Sharon Stone ‘had zero money,’ lost $18 million after near-death stroke: ‘People took advantage of me’



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Sharon Stone had “zero money” to her name after she suffered a stroke in 2001.

The “Basic Instinct” actress, 66, opened up about how her finances took a hit following the health crisis that required seven years of recovery in an interview with The Hollywood Reporter published Tuesday.

“People took advantage of me over that time,” Stone said. “I had $18 million saved because of all my success, but when I got back into my bank account, it was all gone. My refrigerator, my phone — everything was in other people’s names.”

Sharon Stone at the “AI: Artificial Intelligence” film premiere in 2001. FilmMagic, Inc

“I had zero money,” she added.

Stone suffered a nine-day brain bleed, which resulted in a 1 percent chance of survival. She claimed last year that doctors thought she was “faking it” and nearly sent her home before reevaluating her and sending her into brain surgery.

The whole ordeal forced the Oscar nominee to step away from acting for two years.

Sharon Stone auctioning off a puppy in 1998. San Francisco Chronicle via Getty Images
Sharon Stone at an art gallery in Berlin in Feb. 2024. dpa/picture alliance via Getty Images

Despite the hardship, Stone said that she wasn’t bitter about what happened to her.

“I decided to stay present and let go,” she explained to THR. “I decided not to hang onto being sick or to any bitterness or anger. If you bite into the seed of bitterness, it never leaves you. But if you hold faith, even if that faith is the size of a mustard seed, you will survive.”

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“So, I live for joy now,” Stone added. “I live for purpose.”

The “Casino” actress also said that the stroke changed her forever.

“A Buddhist monk told me that I had been reincarnated into my same body. I had a death experience and then they brought me back,” she recalled. “I bled into my brain for nine days, so my brain was shoved to the front of my face. It wasn’t positioned in my head where it was before.”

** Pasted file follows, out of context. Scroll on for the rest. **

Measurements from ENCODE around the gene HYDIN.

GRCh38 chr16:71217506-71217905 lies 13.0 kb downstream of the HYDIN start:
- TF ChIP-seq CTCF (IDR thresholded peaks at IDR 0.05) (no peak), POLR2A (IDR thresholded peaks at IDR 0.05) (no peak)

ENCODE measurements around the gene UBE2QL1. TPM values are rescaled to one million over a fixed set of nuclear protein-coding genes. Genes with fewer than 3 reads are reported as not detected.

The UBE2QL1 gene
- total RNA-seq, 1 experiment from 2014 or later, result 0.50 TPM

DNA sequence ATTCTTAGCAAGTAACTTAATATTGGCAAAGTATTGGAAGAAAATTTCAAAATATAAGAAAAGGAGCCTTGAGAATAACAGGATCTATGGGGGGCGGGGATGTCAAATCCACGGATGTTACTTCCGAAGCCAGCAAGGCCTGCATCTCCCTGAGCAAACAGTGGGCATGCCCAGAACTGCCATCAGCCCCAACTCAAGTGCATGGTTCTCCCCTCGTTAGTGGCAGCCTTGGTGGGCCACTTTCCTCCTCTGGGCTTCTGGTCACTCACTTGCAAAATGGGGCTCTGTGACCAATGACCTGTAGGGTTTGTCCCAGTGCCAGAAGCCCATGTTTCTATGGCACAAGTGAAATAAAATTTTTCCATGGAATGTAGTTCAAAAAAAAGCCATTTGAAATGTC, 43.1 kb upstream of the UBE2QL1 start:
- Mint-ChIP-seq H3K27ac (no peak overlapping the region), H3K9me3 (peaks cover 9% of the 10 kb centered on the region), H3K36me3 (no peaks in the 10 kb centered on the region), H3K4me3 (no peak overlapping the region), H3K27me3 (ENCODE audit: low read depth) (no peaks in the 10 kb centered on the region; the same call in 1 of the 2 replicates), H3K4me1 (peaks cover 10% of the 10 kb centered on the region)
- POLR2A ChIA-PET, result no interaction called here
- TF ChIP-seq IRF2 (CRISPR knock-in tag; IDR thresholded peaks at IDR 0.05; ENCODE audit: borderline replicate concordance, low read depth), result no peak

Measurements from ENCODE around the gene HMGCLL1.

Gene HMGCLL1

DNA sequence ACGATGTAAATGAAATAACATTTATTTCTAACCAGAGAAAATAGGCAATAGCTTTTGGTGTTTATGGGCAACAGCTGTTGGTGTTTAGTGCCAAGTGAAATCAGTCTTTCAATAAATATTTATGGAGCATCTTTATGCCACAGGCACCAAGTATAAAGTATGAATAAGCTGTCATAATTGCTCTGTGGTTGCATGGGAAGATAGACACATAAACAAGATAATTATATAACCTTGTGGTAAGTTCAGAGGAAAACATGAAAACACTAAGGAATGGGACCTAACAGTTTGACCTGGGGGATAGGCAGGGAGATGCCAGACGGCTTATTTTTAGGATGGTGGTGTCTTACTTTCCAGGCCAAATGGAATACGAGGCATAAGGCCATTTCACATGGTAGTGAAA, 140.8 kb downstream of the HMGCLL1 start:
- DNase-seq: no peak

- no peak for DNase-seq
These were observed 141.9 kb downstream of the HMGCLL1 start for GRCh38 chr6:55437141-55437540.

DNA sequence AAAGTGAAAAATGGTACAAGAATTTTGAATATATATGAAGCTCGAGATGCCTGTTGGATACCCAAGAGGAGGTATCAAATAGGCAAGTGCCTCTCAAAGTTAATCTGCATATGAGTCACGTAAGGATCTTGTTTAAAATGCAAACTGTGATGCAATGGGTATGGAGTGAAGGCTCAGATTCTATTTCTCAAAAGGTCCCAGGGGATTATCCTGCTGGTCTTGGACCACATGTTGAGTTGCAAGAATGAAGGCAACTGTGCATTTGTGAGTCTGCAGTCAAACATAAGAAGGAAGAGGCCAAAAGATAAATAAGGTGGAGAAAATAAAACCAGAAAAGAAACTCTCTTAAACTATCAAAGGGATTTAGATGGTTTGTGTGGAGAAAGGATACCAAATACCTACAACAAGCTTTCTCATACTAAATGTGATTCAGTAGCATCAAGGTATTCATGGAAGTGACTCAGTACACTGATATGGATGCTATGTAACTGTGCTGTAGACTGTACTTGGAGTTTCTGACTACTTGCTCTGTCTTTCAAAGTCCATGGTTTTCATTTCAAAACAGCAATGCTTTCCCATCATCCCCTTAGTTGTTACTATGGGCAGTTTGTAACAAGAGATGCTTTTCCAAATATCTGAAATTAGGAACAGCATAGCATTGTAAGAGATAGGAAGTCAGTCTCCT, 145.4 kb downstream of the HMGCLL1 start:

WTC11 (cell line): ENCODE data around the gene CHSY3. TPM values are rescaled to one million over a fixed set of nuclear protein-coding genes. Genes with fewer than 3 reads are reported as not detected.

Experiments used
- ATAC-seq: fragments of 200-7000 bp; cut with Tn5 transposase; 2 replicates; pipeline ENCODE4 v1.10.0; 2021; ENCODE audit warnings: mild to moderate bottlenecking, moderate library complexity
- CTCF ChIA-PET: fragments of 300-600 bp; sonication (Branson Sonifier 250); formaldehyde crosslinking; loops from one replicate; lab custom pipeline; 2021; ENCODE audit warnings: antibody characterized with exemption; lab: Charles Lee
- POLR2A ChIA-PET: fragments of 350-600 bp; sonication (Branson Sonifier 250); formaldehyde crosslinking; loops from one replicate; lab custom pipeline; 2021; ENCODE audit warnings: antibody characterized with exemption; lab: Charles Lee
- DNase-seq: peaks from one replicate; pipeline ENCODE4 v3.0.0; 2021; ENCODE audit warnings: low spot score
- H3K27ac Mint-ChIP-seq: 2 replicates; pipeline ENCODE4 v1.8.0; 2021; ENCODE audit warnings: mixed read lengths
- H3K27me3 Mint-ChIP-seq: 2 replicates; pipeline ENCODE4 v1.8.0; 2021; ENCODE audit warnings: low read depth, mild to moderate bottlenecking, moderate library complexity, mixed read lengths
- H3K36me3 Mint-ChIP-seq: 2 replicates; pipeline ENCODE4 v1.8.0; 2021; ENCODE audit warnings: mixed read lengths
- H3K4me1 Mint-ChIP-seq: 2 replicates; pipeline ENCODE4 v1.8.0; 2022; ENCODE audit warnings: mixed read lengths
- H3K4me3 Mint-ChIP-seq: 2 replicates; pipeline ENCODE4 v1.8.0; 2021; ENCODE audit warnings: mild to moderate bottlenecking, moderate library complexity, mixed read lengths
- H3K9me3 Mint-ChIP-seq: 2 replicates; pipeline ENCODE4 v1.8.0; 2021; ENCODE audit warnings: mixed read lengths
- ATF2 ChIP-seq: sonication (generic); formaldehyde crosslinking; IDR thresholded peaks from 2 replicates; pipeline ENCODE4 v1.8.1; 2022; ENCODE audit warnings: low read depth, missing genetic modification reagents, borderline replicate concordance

Sharon Stone in “Basic Instinct.” ©TriStar Pictures/Courtesy Everett Collection

“And while that was happening, everything changed,” she continued. “My sense of smell, my sight, my touch. I couldn’t read for a couple of years. Things were stretched and I was seeing color patterns. A lot of people thought I was going to die.”

But Stone noted that “the good part” of her stroke was that she got divorced from her second husband, news editor Phil Bronstein, during that time.

“That was the upside,” she said.

Sharon Stone shows off her artwork in Berlin, Germany. dpa/picture alliance via Getty Images

In 2019, Stone told Variety that she “lost everything she had” after the stroke.

“I lost my place in the business. I was like the hottest movie star, you know? It was like Miss Princess Diana and I were so famous — and she died and I had a stroke. And we were forgotten,” she explained.

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“You find yourself at the back of the line in your business, as I did. You have to figure yourself out all over again,” she added.

Sharon Stone at an auction in 1998. San Francisco Chronicle via Getty Images
Sharon Stone at the 2023 Vanity Fair Oscar Party. Getty Images for Vanity Fair

Last year, Stone said her career hasn’t been the same because of the brain hemorrhage.

“I recovered for seven years, and I haven’t had jobs since,” she said at The Hollywood Reporter’s Raising Our Voices event. “When it first happened, I didn’t want to tell anybody because you know if something goes wrong with you, you’re out. Something went wrong with me — I’ve been out for 20 years.”

Stone stressed that she was “a very big movie star at one point in my life,” but now she has a harder time finding work.



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